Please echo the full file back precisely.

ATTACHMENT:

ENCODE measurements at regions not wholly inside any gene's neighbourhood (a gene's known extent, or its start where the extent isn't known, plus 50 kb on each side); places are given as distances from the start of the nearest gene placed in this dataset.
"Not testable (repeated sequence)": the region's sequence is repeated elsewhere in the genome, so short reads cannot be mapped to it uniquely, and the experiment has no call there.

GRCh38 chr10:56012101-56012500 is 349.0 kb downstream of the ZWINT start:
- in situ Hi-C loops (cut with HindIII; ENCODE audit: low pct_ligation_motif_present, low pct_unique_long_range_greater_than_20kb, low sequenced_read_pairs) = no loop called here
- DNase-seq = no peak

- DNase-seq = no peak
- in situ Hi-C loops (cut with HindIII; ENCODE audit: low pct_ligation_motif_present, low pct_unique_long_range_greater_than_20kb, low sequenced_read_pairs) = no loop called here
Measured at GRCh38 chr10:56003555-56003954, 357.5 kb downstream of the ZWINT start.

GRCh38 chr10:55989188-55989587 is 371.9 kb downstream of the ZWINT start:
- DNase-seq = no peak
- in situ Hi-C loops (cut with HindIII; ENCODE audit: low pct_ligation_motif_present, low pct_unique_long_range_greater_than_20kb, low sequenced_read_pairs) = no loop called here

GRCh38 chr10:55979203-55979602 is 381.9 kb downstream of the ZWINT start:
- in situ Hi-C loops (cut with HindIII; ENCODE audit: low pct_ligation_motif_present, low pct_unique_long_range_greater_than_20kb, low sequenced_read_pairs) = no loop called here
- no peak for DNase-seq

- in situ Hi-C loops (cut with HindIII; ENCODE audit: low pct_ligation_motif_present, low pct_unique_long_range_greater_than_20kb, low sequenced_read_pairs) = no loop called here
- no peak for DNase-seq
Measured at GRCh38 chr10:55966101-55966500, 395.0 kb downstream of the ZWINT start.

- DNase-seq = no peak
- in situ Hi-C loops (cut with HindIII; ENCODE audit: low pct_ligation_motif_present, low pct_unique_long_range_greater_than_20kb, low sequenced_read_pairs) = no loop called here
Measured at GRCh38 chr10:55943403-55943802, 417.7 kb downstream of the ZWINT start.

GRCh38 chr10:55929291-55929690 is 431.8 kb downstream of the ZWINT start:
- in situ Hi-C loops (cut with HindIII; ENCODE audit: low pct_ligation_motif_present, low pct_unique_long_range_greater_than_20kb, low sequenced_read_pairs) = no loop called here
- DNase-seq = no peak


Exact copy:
ENCODE measurements at regions not wholly inside any gene's neighbourhood (a gene's known extent, or its start where the extent isn't known, plus 50 kb on each side); places are given as distances from the start of the nearest gene placed in this dataset.
"Not testable (repeated sequence)": the region's sequence is repeated elsewhere in the genome, so short reads cannot be mapped to it uniquely, and the experiment has no call there.

GRCh38 chr10:56012101-56012500 is 349.0 kb downstream of the ZWINT start:
- in situ Hi-C loops (cut with HindIII; ENCODE audit: low pct_ligation_motif_present, low pct_unique_long_range_greater_than_20kb, low sequenced_read_pairs) = no loop called here
- DNase-seq = no peak

- DNase-seq = no peak
- in situ Hi-C loops (cut with HindIII; ENCODE audit: low pct_ligation_motif_present, low pct_unique_long_range_greater_than_20kb, low sequenced_read_pairs) = no loop called here
Measured at GRCh38 chr10:56003555-56003954, 357.5 kb downstream of the ZWINT start.

GRCh38 chr10:55989188-55989587 is 371.9 kb downstream of the ZWINT start:
- DNase-seq = no peak
- in situ Hi-C loops (cut with HindIII; ENCODE audit: low pct_ligation_motif_present, low pct_unique_long_range_greater_than_20kb, low sequenced_read_pairs) = no loop called here

GRCh38 chr10:55979203-55979602 is 381.9 kb downstream of the ZWINT start:
- in situ Hi-C loops (cut with HindIII; ENCODE audit: low pct_ligation_motif_present, low pct_unique_long_range_greater_than_20kb, low sequenced_read_pairs) = no loop called here
- no peak for DNase-seq

- in situ Hi-C loops (cut with HindIII; ENCODE audit: low pct_ligation_motif_present, low pct_unique_long_range_greater_than_20kb, low sequenced_read_pairs) = no loop called here
- no peak for DNase-seq
Measured at GRCh38 chr10:55966101-55966500, 395.0 kb downstream of the ZWINT start.

- DNase-seq = no peak
- in situ Hi-C loops (cut with HindIII; ENCODE audit: low pct_ligation_motif_present, low pct_unique_long_range_greater_than_20kb, low sequenced_read_pairs) = no loop called here
Measured at GRCh38 chr10:55943403-55943802, 417.7 kb downstream of the ZWINT start.

GRCh38 chr10:55929291-55929690 is 431.8 kb downstream of the ZWINT start:
- in situ Hi-C loops (cut with HindIII; ENCODE audit: low pct_ligation_motif_present, low pct_unique_long_range_greater_than_20kb, low sequenced_read_pairs) = no loop called here
- DNase-seq = no peak